to add some non-conflict training that can help a young child realize they do not have to fuss.
At a time you’ve set aside, talk to the children about fussing. Ask them to show you what fussing looks and sounds like. Point out to them that they tend to lower their head, stick out their lip, speak in a high pitch and mumble. Instruct them to now lift their chin up, smile, lower the tone and speak slowly and clearly. Help with each step that seems difficult. Use yourself as an example for them to follow.Explain that this is how you want them to speak to you, not fussing.
Next, show them they have control over these factors by practicing different voice exercises. First, have your child speak quietly then loudly, quickly then slowly, in a high voice and then a low, with head tilted down and then with chin up, and with a frown and then a smile. Feel free to give them silly things to say, it is not what they are saying we are practicing, it is how they say it.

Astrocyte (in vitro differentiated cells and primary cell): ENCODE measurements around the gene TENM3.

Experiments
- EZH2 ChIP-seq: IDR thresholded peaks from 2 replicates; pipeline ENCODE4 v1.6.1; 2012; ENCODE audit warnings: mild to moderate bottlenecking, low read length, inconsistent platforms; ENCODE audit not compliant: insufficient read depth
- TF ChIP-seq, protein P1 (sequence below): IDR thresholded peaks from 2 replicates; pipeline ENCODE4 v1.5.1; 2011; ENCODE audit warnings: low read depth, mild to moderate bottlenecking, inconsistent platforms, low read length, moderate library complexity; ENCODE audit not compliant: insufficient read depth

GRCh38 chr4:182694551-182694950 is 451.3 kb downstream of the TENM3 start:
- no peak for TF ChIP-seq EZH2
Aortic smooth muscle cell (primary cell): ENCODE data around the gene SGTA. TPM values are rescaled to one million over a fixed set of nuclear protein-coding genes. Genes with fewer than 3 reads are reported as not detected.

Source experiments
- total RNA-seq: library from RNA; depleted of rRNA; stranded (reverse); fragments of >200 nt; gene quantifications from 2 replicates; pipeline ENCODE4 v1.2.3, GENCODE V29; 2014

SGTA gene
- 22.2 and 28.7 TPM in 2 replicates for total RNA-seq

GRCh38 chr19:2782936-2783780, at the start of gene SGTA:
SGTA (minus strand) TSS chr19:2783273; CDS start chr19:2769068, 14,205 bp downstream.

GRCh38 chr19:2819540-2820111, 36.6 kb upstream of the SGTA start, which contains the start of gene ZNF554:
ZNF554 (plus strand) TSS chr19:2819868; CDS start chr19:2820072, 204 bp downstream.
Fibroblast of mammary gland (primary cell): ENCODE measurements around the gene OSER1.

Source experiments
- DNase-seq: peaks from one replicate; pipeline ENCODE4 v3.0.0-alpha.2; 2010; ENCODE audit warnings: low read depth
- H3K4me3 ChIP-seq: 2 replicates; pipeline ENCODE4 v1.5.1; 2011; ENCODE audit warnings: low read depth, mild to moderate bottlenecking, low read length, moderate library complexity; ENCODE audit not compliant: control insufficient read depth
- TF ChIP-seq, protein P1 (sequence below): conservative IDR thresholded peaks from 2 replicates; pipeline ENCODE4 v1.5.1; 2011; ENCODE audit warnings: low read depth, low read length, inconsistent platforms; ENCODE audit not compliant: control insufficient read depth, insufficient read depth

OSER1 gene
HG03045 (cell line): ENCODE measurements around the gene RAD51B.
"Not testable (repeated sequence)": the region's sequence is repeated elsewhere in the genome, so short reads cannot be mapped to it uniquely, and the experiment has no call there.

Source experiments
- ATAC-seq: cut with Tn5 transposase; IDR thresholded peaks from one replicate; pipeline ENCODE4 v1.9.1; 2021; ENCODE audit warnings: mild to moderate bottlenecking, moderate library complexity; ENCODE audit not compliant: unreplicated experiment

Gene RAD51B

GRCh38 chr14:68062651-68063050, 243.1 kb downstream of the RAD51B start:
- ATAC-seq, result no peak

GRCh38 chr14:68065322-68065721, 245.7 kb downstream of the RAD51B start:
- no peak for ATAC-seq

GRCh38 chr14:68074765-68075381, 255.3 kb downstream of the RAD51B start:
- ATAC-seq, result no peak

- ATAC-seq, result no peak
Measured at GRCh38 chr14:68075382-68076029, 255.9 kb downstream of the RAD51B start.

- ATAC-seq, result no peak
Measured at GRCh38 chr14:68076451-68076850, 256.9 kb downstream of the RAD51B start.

After the above practice, introduce some role playing. Ask the
children when they tend to fuss and why? If they can’t think of this, be prepared with an idea yourself. Then role play those situations with the new found skills they have learned. During this practice remember to explain, show and practice as needed.
In real time when fussing happens, I still like apple cider vinegar, but to say, “chin up, no fussing” and allowing the child to try again would be another option.